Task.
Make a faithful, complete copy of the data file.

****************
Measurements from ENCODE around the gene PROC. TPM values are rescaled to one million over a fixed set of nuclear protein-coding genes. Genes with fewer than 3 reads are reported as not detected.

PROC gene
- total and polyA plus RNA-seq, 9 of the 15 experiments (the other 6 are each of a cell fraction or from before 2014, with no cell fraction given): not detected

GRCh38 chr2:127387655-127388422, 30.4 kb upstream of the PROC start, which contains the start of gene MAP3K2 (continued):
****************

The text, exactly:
Measurements from ENCODE around the gene PROC. TPM values are rescaled to one million over a fixed set of nuclear protein-coding genes. Genes with fewer than 3 reads are reported as not detected.

PROC gene
- total and polyA plus RNA-seq, 9 of the 15 experiments (the other 6 are each of a cell fraction or from before 2014, with no cell fraction given): not detected

GRCh38 chr2:127387655-127388422, 30.4 kb upstream of the PROC start, which contains the start of gene MAP3K2 (continued):